My favourite was the original Star Trek. It shaped the way I looked at the world. Captain Kirk enrolled at Star Fleet Academy to ‘boldly go where no man has gone before.’ Following in his footsteps, I signed up with the Peace Corps, United Nations, and Doctors Without Borders. I eventually transitioned into environmental activism as protecting the world as a whole became my passion.
A fundamental concept of Star Trek always stayed with me. Nearly every episode featured some type of alien. The crew of the Enterprise regularly initiated contact, negotiated, dined, forged treaties, made love, and occasionally battled with highly-intelligent aliens — usually friendly, sometimes grumpy, and occasionally hostile. Aliens were just part of the universe. Aliens and humans comingled. Aliens and humans belonged together.
About three years ago I was hit by a sudden insight: we share our planet with a myriad of highly-intelligent, non-human, alien-like creatures. The most striking examples, in my mind, are the whales.
Whales are by nature profound. They have the largest brains and hearts of any species on the planet — and the largest songs*.
Humpback whales in particular produce complex vocalisations that can last for ten to twenty minutes and then get repeated for hours at a time — sometimes for an entire twenty-four-hour cycle. Scientists are still not certain about the purpose of the songs.
While we’ve been sending private rockets to the International Space Station and landing probes on passing comets, deep within the planet’s vast and unexplored oceans live enormously intelligent whales who seem to be waiting for us to engage them in conversation.
The idea behind POD TUNE was to take this conversation to a new level.
Over the years, I have helped groups like Rainforest Action Network, Forest Ethics, and Greenpeace with their story-based messaging. The impetus was showcasing how human actions are endangering ecosystems in addition to individual species.
With POD TUNE the objective shifted to creating an experience of interspecies communion through collaborative music.
Listen to ‘Altus’ by Loscil
The music would have to be accessible — sounding special and ordinary at the same time. Pure humpback whalesong is utterly fascinating, but I never play it all by itself in my everyday life. Whale sounds feel too otherworldly on their own at a dinner party, business meeting, or morning commute. POD TUNE would have to work equally inside a car, cubicle, bedroom, yoga studio, restaurant, and coffee shop.
The music would also have to be good. Eco-schmaltz or New Age sap would never suffice. Accomplished musicians from all over the globe would be called in to give different perspectives, but remain within a single genre. The final line-up would involve composers from the United States, Canada, Belgium, Denmark, the United Kingdom, Japan, China, and Taiwan. Ambient was the obvious choice as it is both well suited for whalesong and also enjoying an international renaissance.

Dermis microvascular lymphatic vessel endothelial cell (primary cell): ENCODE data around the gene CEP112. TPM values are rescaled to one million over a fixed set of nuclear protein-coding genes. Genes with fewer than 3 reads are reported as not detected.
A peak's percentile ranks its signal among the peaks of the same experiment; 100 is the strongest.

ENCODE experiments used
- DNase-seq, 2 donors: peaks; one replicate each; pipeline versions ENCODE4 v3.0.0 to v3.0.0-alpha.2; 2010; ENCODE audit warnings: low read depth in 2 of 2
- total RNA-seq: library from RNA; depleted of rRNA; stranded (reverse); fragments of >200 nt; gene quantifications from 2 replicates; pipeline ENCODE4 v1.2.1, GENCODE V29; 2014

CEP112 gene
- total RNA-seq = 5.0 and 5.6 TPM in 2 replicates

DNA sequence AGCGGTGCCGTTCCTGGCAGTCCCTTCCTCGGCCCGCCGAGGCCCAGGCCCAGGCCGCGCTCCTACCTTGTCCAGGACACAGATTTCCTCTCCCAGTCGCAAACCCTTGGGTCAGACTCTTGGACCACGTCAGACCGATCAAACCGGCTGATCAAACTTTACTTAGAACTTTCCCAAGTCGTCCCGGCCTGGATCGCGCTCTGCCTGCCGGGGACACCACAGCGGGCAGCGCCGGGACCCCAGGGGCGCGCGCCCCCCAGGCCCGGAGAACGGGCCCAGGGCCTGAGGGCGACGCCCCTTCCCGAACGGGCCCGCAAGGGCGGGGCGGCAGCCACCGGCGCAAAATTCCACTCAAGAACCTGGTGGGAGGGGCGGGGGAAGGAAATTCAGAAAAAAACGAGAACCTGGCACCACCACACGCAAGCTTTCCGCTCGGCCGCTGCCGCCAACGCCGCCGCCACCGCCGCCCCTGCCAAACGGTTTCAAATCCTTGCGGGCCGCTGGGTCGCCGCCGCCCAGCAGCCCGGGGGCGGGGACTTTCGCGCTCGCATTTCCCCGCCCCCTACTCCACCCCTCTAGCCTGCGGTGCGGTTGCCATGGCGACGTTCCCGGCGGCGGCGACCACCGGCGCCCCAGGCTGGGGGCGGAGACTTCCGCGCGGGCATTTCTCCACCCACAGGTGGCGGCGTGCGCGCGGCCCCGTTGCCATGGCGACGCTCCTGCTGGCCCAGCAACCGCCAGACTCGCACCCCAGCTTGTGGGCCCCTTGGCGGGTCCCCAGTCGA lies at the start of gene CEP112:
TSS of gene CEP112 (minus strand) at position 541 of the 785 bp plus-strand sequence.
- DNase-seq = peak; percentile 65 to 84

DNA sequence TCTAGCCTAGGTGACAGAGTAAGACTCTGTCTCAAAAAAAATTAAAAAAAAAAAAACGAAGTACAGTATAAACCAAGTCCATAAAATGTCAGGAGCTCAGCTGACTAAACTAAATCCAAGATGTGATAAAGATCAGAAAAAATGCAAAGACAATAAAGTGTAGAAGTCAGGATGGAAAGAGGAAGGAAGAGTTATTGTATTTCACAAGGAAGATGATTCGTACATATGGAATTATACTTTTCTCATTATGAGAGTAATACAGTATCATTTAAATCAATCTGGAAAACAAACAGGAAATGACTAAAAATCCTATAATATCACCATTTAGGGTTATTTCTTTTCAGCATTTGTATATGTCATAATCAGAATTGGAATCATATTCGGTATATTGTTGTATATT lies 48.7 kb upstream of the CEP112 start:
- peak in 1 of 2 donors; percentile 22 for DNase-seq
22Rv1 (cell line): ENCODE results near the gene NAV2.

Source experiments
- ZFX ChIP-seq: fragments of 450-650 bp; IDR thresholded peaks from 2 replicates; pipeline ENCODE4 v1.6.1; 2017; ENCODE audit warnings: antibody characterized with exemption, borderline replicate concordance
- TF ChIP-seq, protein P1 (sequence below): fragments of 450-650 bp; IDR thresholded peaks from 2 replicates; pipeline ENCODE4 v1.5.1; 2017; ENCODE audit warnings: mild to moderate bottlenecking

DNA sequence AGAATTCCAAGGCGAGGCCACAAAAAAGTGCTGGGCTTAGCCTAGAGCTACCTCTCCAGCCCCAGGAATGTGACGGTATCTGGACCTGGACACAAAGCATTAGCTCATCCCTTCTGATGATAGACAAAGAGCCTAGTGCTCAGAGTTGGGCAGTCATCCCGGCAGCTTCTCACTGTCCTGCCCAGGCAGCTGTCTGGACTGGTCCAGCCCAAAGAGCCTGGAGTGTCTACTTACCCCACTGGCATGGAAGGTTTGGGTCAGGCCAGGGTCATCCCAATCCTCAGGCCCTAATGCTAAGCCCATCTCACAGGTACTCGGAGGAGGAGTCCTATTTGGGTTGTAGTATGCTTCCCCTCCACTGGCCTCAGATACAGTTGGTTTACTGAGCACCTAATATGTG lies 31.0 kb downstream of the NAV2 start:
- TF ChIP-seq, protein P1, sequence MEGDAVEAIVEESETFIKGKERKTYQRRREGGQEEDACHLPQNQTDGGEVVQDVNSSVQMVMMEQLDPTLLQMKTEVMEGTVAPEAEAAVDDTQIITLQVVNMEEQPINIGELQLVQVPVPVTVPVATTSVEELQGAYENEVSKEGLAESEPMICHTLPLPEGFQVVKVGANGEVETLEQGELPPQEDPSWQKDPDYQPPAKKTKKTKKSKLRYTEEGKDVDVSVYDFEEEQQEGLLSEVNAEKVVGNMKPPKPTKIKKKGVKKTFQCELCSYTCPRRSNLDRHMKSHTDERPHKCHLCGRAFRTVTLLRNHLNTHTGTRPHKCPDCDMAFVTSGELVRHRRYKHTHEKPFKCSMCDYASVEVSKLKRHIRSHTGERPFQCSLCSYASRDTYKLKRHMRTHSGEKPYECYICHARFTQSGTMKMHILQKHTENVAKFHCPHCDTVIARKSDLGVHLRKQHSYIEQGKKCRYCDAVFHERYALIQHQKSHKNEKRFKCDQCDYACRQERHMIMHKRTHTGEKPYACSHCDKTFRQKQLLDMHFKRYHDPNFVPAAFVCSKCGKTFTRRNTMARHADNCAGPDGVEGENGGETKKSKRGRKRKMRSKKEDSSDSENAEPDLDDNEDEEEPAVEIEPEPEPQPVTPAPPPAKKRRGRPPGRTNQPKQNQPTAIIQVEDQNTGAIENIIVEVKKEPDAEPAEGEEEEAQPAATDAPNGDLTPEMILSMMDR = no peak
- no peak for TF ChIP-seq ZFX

Finally, I envisioned a sonic experience that could capture the imagination of a first-time listener. This happened to me in a San Francisco coffee house when the first notes of Radiohead’s Kid A drifted out of the speakers. I stopped working and remained transfixed until it ended — at which time I implored the barista to share the name of the composer and album. The POD TUNE album would likewise take audiences on a journey through mythic imaginary landscapes.
Listen to ‘Marine Layers’ by Mikael Jorgensen
Many of the major whale researchers and institutions agreed to share the catalogues they had spent decades accumulating. Three years of experimentation eventually resulted in a cohesive album. Most importantly, the atmosphere it generated while being played interweaved just enough introspection and repose to allow it to be replayed many times without getting stale.
I’ve heard it innumerable times and I still enjoy being taken on the audio pilgrimage where two sentient species seem to inhabit the same soundscape.
Isn’t this an example of an evolved environmental philosophy that might lead our civilisation to affirming all kinds of life — seemingly ‘alien’ and human living and working together — just like Star Trek?
*Except for Thom Yorke who recently created a 432-hour song for an Australian art installation.
Listen to ‘My Jaw Was Made Of Ancient Whale’s Bone’
by Eric Holm
You can listen to the whole of POD TUNE on Soundcloud
Harold Linde (Producer) creates new ‘eco-myths’ using multi-platform media and innovative storytelling to demonstrate how humans can creatively collaborate with other species and the environment. He has worked with such organisations as International Fund for Animal Welfare, Forest Ethics, Greenpeace, TckTckTck, Rainforest Action Network, Free the Slaves, Doctors Without Borders, Peace Corps and the United Nations — as well as such film and television projects as 11th Hour, Battle in Seattle, DragonflyTV, 30 Days, and Big Ideas for a Small Planet. He is the recipient of the WorldFest Gold Special Jury Medal, Gold Medal International CINDY, New York Film & Video Gold Medal, Catalyst Gold Medal, OMNI Intermedia Bronze Medal, San Jose Film Festival Joey, TELLY, Instructional Video EarthVision Environmental Film Festival Trophy and Japan Wildlife Film Festival Message Awards.
This is great! Has it been played to the whales?